We are not the ones who have provoked today’s crisis which is sending shockwaves all around the world. On the contrary, the crisis has come as a result of something that we have been always been determined to struggle against.

The central words are this: “I emphasize: if you are a private owner, it does not imply you should do whatever you like.” It is the nation that comes first. The nation here is the bilingual tradition of Belarus between Russian and Belarussian. It is Slavic Orthodox and agrarian. It is based on a fundamentally egalitarian distribution of land and resources in the name of ethnic and national solidarity. Economic progress means nothing if it benefits only the few. Nationalism implies solidarity, especially in a small and vulnerable country under constant attack.

In his famous essay “On the Historical Choice of Belarus,” the more “ethnic” aspects of his political theory are laid out. In general, the purpose of the state, in this realm, is to provide a safe home for the specific traditions of the peoples living within it to flourish. This includes the agrarian culture, urban life, the specific ethnic traditions of Poles, Belorussians and Russians living within Belarus. The point is not so much that the state is representative of a specific national tradition, but rather that preserving the national traditions of the peoples living within her borders becomes paramount. There are no real ethnically pure states, and therefore, the best the state can do is protect the ethical traditions and regional variations that do exist.

In his April, 2002 State of the Union Address, Lukashenko stated:

Rights and freedoms must be in harmony with responsibilities for violations of the state-established regulations. Development of the Belorussian economy implies not only the encouragement of small and medium-sized enterprise (although, as I said, these must and will be encouraged). Historically, the Belorussian industry means large-scale enterprises. There is only one promising way: updating and re-equipping existing major industries so as to produce competitive new generations of products. Just look, the entire world merges into transnational corporations. Why then should we crush, divide and destroy our gigantic highly cooperated enterprises? They must be relied upon. In pursuing its policy, the state will, first of all, be relying upon these giants, which have been maintaining us and feeding us. Immense investments are needed for this, which cannot be attracted without changing the form of ownership. (Translation mine, available only in Russian)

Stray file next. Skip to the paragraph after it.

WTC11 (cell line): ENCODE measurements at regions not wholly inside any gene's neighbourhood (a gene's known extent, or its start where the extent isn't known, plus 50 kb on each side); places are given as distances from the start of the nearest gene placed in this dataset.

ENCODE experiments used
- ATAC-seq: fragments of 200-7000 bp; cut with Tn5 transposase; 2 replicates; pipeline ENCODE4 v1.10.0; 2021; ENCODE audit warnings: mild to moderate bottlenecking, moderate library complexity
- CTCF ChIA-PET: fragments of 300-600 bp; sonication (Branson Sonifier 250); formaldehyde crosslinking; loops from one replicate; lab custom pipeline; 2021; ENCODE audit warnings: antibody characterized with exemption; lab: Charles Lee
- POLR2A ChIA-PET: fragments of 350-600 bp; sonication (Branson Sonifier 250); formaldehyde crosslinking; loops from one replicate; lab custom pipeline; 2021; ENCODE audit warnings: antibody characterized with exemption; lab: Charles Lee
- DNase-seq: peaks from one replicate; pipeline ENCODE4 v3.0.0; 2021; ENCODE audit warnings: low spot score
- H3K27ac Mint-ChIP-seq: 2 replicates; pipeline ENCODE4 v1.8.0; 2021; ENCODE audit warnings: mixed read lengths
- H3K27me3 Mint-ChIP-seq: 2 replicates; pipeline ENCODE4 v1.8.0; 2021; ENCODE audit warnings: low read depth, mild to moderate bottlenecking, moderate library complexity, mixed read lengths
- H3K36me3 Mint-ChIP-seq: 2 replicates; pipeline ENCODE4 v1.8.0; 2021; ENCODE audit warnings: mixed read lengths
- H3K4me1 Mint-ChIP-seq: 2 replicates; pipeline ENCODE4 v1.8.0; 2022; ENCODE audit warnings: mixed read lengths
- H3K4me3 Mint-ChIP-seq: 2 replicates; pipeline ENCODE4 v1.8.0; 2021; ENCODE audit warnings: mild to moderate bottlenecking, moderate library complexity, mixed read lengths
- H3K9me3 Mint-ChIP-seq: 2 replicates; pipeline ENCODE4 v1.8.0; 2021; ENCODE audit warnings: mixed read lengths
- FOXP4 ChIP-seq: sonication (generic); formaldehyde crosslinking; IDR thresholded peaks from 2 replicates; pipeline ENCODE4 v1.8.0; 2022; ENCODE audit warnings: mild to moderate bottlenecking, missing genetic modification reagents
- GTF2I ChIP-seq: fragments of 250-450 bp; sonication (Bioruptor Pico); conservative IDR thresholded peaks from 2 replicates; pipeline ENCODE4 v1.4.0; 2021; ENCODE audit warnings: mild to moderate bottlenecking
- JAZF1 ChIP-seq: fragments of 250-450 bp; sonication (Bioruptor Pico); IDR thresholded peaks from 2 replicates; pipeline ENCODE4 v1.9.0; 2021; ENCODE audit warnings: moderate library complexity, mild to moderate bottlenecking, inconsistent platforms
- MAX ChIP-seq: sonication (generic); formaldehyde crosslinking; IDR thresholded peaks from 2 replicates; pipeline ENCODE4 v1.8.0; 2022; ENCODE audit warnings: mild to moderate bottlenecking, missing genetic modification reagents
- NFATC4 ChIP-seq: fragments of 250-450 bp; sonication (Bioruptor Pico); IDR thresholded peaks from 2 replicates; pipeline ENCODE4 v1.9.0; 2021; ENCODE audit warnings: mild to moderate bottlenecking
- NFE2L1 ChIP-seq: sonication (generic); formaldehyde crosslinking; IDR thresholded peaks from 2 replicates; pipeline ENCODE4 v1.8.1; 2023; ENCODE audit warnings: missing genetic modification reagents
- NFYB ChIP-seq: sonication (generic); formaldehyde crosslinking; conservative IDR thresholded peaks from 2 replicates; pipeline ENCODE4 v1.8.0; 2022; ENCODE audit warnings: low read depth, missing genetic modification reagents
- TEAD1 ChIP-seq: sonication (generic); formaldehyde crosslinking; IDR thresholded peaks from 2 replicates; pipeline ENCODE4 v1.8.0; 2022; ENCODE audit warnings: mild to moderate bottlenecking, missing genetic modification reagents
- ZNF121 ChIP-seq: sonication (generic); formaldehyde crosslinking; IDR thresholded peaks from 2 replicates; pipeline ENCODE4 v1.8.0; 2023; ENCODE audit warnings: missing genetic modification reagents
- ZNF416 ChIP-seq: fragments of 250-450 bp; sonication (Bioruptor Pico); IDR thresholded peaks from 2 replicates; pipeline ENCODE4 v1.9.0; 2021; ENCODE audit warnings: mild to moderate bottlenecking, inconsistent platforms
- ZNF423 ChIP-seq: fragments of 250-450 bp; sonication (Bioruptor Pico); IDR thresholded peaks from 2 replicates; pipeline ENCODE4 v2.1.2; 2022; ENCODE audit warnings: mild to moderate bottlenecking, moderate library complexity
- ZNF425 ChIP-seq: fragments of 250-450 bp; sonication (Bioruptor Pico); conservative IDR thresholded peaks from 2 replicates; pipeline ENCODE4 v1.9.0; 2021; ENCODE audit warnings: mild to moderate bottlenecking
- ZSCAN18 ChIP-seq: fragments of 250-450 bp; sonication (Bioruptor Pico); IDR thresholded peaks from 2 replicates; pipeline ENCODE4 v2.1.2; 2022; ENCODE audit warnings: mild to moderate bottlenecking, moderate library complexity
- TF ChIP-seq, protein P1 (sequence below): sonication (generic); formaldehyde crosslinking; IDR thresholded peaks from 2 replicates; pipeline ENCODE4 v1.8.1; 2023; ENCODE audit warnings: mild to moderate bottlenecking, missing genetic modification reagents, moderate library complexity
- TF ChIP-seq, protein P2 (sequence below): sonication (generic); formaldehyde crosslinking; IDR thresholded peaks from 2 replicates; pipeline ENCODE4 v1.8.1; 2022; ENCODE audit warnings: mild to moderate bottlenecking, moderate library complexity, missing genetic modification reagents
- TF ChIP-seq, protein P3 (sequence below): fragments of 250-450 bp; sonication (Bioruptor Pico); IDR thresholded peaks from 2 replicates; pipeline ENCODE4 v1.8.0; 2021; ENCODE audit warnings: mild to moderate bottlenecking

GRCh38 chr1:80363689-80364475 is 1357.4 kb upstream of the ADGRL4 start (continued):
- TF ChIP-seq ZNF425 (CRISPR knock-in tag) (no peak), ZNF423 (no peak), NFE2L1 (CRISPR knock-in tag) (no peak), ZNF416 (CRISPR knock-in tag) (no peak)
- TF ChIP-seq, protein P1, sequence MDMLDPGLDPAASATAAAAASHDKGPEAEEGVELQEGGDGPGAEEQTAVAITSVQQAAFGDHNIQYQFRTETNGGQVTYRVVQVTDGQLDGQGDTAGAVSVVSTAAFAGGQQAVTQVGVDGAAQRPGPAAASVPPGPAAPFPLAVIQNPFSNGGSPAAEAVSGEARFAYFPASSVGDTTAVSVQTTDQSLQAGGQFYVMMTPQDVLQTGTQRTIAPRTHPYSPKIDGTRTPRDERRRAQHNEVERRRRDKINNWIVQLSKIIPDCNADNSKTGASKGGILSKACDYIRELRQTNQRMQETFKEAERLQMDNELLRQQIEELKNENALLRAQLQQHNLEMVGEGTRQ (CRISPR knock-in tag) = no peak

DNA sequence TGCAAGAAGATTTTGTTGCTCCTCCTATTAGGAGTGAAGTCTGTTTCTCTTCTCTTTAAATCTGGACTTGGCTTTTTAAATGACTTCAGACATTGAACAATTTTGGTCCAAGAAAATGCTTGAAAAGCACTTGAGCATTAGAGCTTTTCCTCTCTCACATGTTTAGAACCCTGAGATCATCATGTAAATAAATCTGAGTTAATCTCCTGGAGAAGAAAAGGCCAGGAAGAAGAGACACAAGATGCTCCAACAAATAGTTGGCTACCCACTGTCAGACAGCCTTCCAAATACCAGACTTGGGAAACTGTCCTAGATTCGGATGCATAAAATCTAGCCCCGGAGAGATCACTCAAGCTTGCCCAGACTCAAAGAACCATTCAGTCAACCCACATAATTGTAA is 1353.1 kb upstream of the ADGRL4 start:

His doctrine of “social right” is that there are no abstract rights. They are contextualized into a way of life—that of the national collective. You have no right, for example, to do something that harms the economic life of the country. Rights in the West are mindless slogan words without meaning. They exist to end an argument without making your case: “I have a right to do this” the American businessman might say as he outsources is jobs to China. Justifying such an alleged “right” is another matter, but the very act of claiming a “right” to do something shuts down all argument. Lukashenko asks, not what are your “rights,” but what is the “good” thing to do. No one has a “right” to undermine the public good, especially for private profit. The entire point of law is to protect labor from the arrogance and currency-fetishism of the ruling class. Only strong leadership able to go over the heads of the powerful can fashion such laws. Lukashenko and Belarus have reaped the benefits of such a policy.

In confronting the onslaught of the West in his 2006 State of the Union Address, Lukashenko spared no feelings:

The country’s development policy line worked out by us has proved right. High rates of economic growth, which our economy has been already demonstrating for more than 10 years, provide good evidence thereof. Just compare: our annual GDP growth over the past five–year planning period was 7.5 percent as against 3.5 percent of the world average.

Western theoreticians fail to explain the reasons of such a success. They do not fit in with their “democratic” scheme.